I still have not seen the neurosurgeon. First, her staff lost my referral, then she cancelled three appointments at the last minute due to emergencies. These cancellations are understandable but frustrating since Peggy took off from work to go with me, and I even left a funeral early to get to one of them. Also, the doctor’s nurse told me to stop taking my anti-inflammatory a week ago in preparation for an early biopsy, and this has caused my pain to grow exponentially, yet she will not schedule an operating room until I see the doctor.
On the good side (maybe) I’m told that my next appointment (tomorrow at 8:00 a.m.) is a”100% sure thing.” Right. Sort of like when I call a doctor’s office and the receptionist says, “I’m going to put you on hold for just a moment.” Now, I would define “just a moment” as longer than a second but shorter than a minute. People who work in doctors’ offices have a different definition. They define “just a moment” as an indefinite quantity of future time that would normally transpire before the caller dies—assuming that the caller is not too sick or old, and his call is not disconnected. This means that a “100% sure thing” could mean, as I define it, a 0.4% sure thing, or a 50% sure thing, or anything else.
I took the following summary to the neurosurgeon's office today along with some other forms:
A Summation of Why I Have Come
I have impingement problems in both shoulders. When the pain got so bad that I could not carry on a normal life, I went to Shapiro for surgery. Shapiro said that a tingling/burning sensation in my right arm was not connected to the impingement problem, and that I would need to see a neurologist before he operated. I waited six weeks for an appointment with Balm who said Shapiro was probably wrong, but that he would test me anyway. He did an EMG and a nerve conduction study, and ordered an MRI and a CT scan. These tests proved Balm right, but they also showed a “shiny fifth cervical vertebra.” Balm suggested that I see my internist, Jacobsen, to determine whether I have metastatic cancer that, he speculated, might have originated in my prostate.
I told Balm that the pain in my shoulders (and to a lesser extent in my back) often leaves me just short of tears, but that despite my fervent and repeated requests for adequate pain relief, Shapiro had not seen fit to prescribe anything stronger than 25mg Elavil (of which he said I could take a whole tablet if I needed it—the first night I took two tablets and still got little if any relief). Balm gave me a prescription for hydrocodone, but it makes me itch so bad that I rarely take it. I partially control the pain by: taking Piroxicam each morning and Elavil, Ambien, and Requip at bedtime; sleeping with a heating pad under my back and a pillow under each shoulder; and not doing any physical activity that involves my arms if I can avoid it (I even keep my hands in my pockets when I walk, and I ride my bike with only my left hand on the handlebars as much as possible).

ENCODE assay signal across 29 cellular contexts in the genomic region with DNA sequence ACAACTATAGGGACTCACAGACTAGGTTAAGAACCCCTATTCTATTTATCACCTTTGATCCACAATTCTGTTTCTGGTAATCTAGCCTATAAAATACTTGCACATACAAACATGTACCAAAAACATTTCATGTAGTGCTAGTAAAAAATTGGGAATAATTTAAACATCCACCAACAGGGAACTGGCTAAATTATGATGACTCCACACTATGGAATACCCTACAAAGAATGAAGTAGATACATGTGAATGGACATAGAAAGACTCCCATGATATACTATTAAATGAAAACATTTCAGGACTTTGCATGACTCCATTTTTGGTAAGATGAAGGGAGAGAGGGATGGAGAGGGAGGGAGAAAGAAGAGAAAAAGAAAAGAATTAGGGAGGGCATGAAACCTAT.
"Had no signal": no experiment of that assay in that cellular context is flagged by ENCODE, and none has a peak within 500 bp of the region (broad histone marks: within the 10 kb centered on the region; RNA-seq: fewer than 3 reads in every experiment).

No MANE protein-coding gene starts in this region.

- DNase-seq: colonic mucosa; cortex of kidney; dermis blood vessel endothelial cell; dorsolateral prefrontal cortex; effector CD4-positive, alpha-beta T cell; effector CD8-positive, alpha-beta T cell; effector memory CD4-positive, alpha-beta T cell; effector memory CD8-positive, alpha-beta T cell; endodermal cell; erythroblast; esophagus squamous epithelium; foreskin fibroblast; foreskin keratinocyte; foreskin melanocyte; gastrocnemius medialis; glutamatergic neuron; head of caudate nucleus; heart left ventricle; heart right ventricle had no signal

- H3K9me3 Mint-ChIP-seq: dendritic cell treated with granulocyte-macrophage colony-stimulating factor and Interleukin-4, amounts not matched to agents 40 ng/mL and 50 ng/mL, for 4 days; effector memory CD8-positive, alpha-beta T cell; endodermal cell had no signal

I also went to an acupuncturist for eight visits. I wasn’t sure he helped (or if it was my constant experimentation with other measures that accounted for the pain reduction), but I observed that he stuck me in the same places each time, so I ordered some needles and have been doing almost daily acupuncture on myself. I’m not sure what combination of measures I can attribute it to, but I have reduced the pain sufficiently that I am no longer obsessed with suicide as a means to escape it.
Jacobsen suggested that I see you. Bridget lost my referral, and three appointments on three consecutive days were cancelled by your office at the last minute, so it has taken me three weeks to get in. Last week, Debbie suggested that I go off the Piroxicam in order to obtain a speedier biopsy. I did this, and the shoulder pain and the pain from an arthritic left knee is getting worse.
Lorna, in Jacobsen’s office, told me that two other doctors said a biopsy was too dangerous, but that you are willing to do one. I don’t know why they thought as they did or why you think as you do. No one who I have spoken with knows any more than I do.
Air Pressure - *During a commercial airline flight an experienced Air Force Pilot was seated next to a young mother with a babe in arms. When the baby began crying ...